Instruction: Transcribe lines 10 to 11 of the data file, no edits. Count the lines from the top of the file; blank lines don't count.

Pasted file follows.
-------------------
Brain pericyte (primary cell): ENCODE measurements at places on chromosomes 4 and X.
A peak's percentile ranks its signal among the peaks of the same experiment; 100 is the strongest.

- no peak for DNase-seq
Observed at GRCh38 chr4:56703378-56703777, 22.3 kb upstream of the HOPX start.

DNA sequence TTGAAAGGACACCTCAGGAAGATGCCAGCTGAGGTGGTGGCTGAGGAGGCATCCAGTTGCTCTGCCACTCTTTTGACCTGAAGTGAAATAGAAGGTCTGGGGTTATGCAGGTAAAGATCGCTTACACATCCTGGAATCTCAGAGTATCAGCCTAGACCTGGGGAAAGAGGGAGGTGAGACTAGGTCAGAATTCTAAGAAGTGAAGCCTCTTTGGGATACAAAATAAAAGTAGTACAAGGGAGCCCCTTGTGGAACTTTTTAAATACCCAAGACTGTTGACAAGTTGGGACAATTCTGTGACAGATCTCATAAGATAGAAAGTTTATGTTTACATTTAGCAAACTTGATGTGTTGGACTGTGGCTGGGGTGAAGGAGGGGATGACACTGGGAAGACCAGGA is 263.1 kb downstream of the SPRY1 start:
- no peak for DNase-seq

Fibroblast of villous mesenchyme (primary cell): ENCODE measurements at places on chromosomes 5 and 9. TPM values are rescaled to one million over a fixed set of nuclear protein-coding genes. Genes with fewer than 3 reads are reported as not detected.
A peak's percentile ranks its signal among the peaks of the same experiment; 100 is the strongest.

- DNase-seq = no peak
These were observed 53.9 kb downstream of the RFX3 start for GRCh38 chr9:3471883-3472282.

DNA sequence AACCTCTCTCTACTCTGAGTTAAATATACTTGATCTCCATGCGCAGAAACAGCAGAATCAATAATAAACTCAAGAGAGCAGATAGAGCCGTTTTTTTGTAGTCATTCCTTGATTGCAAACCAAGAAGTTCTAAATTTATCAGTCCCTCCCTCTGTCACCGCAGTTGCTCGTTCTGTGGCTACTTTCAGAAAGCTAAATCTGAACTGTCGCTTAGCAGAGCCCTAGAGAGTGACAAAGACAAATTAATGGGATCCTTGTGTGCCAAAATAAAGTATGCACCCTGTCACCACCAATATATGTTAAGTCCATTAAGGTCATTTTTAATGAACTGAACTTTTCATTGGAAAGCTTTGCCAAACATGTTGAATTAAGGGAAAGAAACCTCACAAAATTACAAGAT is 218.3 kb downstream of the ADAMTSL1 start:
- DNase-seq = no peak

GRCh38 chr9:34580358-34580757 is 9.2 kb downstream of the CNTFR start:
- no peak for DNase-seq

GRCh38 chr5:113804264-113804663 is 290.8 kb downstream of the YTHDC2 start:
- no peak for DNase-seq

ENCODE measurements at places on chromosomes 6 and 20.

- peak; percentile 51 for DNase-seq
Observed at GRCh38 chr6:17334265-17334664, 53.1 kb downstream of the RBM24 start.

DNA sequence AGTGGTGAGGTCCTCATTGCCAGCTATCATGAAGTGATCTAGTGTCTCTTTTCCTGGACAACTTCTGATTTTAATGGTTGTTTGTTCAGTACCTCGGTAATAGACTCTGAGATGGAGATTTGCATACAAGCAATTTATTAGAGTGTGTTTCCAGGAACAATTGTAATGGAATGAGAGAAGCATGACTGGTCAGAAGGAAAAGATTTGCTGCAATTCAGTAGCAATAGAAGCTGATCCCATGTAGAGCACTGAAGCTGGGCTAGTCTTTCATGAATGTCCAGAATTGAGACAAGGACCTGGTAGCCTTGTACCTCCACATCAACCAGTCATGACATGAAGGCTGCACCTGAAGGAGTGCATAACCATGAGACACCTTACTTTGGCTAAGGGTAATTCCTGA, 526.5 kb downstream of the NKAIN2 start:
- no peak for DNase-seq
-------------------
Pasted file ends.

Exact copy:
These were observed 53.9 kb downstream of the RFX3 start for GRCh38 chr9:3471883-3472282.

DNA sequence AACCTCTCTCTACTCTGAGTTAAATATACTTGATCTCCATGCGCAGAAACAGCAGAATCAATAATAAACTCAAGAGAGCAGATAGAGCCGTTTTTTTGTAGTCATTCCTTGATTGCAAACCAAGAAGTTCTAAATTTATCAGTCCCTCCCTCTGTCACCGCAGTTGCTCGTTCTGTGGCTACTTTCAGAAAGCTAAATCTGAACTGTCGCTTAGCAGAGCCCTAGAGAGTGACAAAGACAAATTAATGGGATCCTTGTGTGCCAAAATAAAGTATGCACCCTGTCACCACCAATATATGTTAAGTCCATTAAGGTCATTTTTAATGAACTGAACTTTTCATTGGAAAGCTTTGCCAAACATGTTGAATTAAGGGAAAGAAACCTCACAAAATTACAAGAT is 218.3 kb downstream of the ADAMTSL1 start: